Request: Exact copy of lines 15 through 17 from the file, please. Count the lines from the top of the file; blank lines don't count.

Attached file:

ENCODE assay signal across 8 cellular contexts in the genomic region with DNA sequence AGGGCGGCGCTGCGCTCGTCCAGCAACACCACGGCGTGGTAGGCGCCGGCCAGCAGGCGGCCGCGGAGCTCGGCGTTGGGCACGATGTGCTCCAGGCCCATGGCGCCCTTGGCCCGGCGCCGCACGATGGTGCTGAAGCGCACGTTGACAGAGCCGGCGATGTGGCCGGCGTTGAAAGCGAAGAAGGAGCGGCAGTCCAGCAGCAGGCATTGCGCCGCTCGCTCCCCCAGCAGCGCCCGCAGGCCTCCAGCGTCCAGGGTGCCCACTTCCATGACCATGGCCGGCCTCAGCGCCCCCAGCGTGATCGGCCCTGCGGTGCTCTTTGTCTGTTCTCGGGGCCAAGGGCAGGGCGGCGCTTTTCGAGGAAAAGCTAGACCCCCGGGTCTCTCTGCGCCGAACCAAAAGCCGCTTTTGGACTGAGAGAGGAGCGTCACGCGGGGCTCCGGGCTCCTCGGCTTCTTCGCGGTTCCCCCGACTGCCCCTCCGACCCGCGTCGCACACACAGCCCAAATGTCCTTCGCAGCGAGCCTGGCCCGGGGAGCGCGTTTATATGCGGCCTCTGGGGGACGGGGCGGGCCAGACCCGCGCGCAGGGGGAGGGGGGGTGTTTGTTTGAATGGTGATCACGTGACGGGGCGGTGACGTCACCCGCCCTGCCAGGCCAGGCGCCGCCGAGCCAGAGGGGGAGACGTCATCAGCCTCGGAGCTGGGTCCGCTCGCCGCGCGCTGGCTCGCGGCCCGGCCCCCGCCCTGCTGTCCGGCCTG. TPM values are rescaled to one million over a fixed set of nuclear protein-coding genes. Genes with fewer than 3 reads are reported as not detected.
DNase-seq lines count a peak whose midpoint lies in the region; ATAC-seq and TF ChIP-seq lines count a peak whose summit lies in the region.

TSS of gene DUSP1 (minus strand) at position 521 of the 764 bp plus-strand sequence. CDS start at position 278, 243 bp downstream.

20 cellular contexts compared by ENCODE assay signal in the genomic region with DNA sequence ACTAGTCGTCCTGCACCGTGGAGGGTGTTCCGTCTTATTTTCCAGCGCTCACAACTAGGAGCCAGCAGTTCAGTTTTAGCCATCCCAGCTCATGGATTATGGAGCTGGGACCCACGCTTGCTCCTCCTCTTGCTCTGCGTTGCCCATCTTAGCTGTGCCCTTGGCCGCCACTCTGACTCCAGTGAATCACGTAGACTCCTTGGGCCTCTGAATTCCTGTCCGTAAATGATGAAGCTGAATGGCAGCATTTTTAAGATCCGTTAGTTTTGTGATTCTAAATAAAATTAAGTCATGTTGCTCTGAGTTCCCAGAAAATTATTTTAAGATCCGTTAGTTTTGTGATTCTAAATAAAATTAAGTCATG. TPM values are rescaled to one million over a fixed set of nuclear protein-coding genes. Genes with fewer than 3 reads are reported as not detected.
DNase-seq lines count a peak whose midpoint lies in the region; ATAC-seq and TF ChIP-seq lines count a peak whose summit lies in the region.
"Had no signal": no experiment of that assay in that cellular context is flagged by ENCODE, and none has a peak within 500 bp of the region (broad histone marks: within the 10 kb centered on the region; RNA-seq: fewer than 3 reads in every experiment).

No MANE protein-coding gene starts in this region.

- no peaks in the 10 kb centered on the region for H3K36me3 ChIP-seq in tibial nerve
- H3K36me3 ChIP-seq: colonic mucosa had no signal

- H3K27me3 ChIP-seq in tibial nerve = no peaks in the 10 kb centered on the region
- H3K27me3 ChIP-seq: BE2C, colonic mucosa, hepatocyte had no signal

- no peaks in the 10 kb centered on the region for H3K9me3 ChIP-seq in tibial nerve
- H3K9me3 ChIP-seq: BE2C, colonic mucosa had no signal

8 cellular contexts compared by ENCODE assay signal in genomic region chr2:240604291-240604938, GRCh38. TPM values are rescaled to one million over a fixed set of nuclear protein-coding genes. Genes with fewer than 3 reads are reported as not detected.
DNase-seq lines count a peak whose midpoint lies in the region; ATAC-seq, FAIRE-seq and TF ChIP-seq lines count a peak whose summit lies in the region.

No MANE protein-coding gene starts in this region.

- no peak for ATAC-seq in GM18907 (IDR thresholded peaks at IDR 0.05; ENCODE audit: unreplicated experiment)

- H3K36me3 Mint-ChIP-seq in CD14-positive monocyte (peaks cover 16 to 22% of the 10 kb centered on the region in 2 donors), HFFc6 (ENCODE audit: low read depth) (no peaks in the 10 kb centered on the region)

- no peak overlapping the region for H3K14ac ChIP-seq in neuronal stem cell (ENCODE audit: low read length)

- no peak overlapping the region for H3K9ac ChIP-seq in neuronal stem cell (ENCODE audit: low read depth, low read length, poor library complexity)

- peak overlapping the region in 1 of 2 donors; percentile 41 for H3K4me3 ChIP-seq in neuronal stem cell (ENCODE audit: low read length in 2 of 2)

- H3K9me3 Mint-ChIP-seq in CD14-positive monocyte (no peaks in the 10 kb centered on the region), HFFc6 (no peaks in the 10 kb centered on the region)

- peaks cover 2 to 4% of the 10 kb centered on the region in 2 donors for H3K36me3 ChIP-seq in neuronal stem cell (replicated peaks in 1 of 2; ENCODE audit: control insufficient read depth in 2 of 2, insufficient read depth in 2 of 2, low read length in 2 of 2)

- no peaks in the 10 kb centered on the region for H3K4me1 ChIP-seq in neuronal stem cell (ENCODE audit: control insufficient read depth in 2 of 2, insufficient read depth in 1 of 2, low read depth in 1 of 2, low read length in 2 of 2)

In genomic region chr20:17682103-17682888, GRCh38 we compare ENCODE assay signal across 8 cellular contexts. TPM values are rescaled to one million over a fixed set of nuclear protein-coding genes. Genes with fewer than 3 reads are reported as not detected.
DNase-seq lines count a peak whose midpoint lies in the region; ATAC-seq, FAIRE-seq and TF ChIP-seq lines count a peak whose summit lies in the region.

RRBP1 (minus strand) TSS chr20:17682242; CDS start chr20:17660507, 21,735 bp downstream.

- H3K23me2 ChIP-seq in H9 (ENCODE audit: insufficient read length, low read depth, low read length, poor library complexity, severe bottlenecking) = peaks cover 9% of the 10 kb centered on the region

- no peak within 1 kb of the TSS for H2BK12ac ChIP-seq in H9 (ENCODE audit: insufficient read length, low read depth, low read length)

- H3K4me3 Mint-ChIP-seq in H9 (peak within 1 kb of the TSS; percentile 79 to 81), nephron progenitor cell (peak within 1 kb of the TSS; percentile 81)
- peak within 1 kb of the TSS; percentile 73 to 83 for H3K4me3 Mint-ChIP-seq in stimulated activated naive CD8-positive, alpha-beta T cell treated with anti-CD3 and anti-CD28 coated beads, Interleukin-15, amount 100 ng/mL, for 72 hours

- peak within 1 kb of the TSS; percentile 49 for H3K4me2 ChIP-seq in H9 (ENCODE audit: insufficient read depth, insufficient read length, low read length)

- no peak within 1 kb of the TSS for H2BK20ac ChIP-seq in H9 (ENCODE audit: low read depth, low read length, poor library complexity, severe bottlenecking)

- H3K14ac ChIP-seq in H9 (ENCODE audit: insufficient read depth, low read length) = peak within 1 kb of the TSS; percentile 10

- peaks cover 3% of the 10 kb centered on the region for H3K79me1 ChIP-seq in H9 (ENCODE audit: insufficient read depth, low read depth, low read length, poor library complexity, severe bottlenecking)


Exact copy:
DNase-seq lines count a peak whose midpoint lies in the region; ATAC-seq, FAIRE-seq and TF ChIP-seq lines count a peak whose summit lies in the region.

No MANE protein-coding gene starts in this region.

- no peak for ATAC-seq in GM18907 (IDR thresholded peaks at IDR 0.05; ENCODE audit: unreplicated experiment)